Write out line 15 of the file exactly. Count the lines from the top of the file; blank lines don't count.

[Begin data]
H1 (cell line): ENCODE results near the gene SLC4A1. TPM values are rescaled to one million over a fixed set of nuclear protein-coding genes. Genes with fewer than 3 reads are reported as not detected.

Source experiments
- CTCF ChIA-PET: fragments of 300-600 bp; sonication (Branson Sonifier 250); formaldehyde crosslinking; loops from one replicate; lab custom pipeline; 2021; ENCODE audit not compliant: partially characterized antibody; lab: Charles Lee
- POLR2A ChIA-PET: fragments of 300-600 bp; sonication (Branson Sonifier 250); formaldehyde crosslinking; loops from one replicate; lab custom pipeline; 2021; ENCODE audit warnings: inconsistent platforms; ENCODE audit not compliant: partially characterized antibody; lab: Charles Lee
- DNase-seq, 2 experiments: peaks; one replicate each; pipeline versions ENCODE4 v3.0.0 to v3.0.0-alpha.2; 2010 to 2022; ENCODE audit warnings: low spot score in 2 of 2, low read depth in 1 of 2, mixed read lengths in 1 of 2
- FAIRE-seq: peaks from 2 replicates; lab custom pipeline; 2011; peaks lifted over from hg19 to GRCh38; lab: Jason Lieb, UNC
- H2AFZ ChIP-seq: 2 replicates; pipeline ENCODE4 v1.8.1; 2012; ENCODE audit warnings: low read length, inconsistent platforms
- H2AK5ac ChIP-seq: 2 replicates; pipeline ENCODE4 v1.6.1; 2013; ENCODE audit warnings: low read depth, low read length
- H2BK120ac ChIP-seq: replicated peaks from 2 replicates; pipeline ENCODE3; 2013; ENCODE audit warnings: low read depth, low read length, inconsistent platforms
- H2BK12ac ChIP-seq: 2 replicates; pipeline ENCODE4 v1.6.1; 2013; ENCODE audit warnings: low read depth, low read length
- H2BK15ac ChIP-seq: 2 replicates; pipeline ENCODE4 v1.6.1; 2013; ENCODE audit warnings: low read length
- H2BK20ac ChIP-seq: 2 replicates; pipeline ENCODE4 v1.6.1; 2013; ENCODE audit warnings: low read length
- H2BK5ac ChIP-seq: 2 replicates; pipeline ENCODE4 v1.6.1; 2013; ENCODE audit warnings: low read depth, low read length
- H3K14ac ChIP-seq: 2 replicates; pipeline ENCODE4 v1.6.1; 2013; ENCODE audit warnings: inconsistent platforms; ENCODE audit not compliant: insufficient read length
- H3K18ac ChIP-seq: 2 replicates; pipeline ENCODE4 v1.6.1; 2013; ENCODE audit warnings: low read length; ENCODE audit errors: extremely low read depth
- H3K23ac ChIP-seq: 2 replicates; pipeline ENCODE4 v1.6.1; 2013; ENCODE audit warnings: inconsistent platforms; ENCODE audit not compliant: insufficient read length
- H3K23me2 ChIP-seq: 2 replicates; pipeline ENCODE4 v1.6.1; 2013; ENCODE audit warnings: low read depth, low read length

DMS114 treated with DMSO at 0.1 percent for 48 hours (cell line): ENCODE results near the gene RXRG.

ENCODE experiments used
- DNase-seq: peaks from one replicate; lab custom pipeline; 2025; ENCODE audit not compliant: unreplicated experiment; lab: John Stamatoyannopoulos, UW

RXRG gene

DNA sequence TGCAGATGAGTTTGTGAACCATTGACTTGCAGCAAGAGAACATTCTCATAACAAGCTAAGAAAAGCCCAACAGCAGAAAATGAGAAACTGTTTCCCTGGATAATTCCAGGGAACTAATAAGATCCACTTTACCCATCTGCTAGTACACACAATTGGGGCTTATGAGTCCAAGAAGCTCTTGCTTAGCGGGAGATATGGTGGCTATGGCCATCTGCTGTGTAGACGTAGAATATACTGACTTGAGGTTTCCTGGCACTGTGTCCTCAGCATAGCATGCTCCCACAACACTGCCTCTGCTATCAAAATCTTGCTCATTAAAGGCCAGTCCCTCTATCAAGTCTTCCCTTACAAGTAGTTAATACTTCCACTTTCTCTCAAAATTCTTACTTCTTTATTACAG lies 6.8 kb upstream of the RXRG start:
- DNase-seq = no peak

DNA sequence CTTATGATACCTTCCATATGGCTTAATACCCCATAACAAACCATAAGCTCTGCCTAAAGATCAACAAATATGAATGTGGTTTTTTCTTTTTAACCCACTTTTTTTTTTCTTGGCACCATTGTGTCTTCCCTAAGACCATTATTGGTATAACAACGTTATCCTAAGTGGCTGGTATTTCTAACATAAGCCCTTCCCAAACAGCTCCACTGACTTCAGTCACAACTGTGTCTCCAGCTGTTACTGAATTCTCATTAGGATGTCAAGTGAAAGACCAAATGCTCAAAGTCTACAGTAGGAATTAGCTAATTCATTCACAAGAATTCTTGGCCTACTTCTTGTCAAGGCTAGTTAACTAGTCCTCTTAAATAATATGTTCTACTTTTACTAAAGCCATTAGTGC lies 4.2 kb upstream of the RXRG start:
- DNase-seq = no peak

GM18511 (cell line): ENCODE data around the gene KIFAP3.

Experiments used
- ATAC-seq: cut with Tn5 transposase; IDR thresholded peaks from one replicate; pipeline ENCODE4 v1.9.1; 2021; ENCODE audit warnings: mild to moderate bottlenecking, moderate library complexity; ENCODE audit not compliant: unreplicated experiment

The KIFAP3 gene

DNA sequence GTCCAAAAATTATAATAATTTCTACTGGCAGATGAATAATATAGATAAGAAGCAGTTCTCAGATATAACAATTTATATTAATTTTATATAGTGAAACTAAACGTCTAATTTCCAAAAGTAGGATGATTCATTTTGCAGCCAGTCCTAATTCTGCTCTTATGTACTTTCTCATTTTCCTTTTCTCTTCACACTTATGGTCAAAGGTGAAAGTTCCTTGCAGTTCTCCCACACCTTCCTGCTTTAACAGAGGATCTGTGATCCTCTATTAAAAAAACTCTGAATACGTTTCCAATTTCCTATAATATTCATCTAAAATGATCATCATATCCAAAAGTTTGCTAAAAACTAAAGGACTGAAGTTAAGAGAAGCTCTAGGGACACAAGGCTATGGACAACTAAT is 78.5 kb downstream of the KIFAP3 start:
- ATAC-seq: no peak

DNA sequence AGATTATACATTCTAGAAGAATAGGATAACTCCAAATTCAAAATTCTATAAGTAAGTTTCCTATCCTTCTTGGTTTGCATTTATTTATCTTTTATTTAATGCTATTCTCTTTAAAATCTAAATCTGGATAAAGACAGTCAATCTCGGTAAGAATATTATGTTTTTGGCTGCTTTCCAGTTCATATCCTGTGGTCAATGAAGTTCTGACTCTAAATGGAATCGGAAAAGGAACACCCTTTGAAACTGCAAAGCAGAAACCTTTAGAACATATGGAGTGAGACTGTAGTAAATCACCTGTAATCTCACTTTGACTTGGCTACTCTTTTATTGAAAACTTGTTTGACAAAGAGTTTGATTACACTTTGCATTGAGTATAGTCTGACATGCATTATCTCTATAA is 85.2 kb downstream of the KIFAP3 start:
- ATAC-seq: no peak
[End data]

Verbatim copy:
- H3K18ac ChIP-seq: 2 replicates; pipeline ENCODE4 v1.6.1; 2013; ENCODE audit warnings: low read length; ENCODE audit errors: extremely low read depth